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A screwdriver antenna is a remote-operated variable-tuning antenna favored by radio and ham operators and enthusiasts. Characterized by an oversized cylindrical housing at its lower end and a whip antenna at its upper end, it is usually fixed on a heavy-duty mount to a vehicle or base. This antenna derives from a principle that a motor from an electric screwdriver could be used to drive a mobile antenna for remote tuning. Developed by Donald K. Johnson in 1991, the antenna features a large cylindrical base designed to increase surface area and greatly improve radiation capability in a compact size. Able to automatically shorten or lengthen for a wider range of tuning, this antenna can be adjusted by remote switch or digital controller.
Traditionally, antennas tuned by remote relied upon variable capacitors or inductors tuned by electric motors. The screwdriver antenna, in contrast, is usually a vertical whip suspended in a tube housing a screwdriver motor. Its tuning coil is adjusted via the motor, usually by remote switches or pads of varying complexity. Essentially, these switches toggle power to the antenna and drive the mechanism up or down, extending and retracting its length with great variability and bandwidth range. This height variation adjusts the wavelengths the antenna is capable of transmitting and receiving.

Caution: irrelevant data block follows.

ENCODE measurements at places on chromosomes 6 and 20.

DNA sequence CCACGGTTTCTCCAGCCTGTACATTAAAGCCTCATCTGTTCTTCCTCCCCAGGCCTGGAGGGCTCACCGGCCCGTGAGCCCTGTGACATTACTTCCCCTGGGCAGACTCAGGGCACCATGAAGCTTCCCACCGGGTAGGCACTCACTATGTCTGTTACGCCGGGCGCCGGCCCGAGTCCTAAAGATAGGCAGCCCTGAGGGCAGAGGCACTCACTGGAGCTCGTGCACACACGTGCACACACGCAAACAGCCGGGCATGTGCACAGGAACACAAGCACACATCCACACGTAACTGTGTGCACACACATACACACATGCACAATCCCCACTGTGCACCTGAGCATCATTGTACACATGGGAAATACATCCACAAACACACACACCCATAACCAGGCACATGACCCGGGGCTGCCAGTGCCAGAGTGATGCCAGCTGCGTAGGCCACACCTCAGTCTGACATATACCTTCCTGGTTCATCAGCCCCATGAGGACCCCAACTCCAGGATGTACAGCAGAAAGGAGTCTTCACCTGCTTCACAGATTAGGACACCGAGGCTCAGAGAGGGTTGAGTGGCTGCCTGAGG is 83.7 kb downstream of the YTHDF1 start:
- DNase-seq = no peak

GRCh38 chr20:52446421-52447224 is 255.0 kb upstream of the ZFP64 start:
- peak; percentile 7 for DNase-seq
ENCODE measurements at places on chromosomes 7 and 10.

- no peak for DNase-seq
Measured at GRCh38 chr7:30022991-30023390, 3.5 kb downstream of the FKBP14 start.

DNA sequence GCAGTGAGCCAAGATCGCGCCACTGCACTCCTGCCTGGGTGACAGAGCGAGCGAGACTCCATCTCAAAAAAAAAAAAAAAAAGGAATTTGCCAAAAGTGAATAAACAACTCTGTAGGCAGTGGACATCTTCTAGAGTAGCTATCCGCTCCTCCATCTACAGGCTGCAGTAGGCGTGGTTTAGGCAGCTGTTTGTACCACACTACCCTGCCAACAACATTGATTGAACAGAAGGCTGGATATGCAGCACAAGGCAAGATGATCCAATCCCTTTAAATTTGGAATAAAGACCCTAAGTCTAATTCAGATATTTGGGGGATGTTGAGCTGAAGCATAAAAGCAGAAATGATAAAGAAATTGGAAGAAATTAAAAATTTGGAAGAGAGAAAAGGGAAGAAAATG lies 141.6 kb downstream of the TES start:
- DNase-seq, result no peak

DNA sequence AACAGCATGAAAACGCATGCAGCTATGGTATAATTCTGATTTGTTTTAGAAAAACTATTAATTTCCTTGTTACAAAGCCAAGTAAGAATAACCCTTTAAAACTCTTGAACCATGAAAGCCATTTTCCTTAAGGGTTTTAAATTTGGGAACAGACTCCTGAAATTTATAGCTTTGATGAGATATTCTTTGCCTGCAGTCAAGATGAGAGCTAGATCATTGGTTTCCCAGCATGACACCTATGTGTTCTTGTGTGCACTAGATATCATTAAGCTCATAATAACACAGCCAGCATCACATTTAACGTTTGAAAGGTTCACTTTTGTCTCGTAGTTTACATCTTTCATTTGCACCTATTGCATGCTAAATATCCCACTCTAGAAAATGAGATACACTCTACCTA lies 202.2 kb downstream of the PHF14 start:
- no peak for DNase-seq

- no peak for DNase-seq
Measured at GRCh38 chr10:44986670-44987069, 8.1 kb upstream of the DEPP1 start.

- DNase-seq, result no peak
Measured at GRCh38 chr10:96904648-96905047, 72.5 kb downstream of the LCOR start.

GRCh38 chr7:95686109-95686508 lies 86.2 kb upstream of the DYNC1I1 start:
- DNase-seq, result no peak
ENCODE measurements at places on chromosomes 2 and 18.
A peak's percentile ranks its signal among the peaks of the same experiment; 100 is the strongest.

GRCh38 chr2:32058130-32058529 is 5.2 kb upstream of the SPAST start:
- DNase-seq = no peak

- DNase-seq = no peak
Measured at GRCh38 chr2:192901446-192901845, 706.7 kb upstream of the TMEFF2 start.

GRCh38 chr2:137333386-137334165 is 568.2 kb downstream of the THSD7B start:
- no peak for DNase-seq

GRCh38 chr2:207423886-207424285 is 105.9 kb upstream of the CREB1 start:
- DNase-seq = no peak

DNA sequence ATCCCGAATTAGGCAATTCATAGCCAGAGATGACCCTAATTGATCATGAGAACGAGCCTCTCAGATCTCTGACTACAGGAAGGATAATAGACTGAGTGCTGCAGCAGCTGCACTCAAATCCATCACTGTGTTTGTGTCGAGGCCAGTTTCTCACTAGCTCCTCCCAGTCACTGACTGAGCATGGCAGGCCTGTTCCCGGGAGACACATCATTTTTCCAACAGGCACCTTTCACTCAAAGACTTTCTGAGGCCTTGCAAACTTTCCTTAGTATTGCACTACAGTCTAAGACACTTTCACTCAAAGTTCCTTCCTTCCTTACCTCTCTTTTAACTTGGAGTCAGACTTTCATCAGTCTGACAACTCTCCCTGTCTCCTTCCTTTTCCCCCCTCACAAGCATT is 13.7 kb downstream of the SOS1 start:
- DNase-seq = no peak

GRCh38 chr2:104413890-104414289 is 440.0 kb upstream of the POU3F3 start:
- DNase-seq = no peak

The screwdriver antenna has certain unique characteristics that distinguish it from garden-variety antennas. It may provide continuous coverage of frequency ranges while running on a powerful motor with the tough torque ratings screwdrivers are designed to handle. Converting the motor might involve additions such as machining output shafts for antenna stability or including filter capacitors to reduce motor noise when tuning.
Screwdriver motors permit quick adjustments across the length of the antenna. These types of motors are also easily replaced if problems occur. Many enthusiasts prefer to construct their own screwdriver antennas. They may build the antennas to their preferred frequencies and lengths. The length of an antenna is directly proportional to, or a multiple of the size wavelengths it can pick up, which affords a great variety in designs and performances.
Common accessories to the screwdriver antenna include remote controllers or switches. The more complex of these devices offer digital displays and precision tuning, memory, antenna positioning readings, programmable positioning, and sometimes dynamic braking; this can provide more precise stopping points to counter any delayed reactions by a motor that might overshoot tuning. Controllers may be designed to work with any number of screwdriver antenna designs. Other accessories can include mounting brackets, weather covers, and various mounts.
In short, screwdriver antennas provide push-button convenience for versatile performance. Their design permits high radiation efficiency in a tight package. These antennas provide users with powerful transceiving capability difficult for some radio enthusiasts to resist.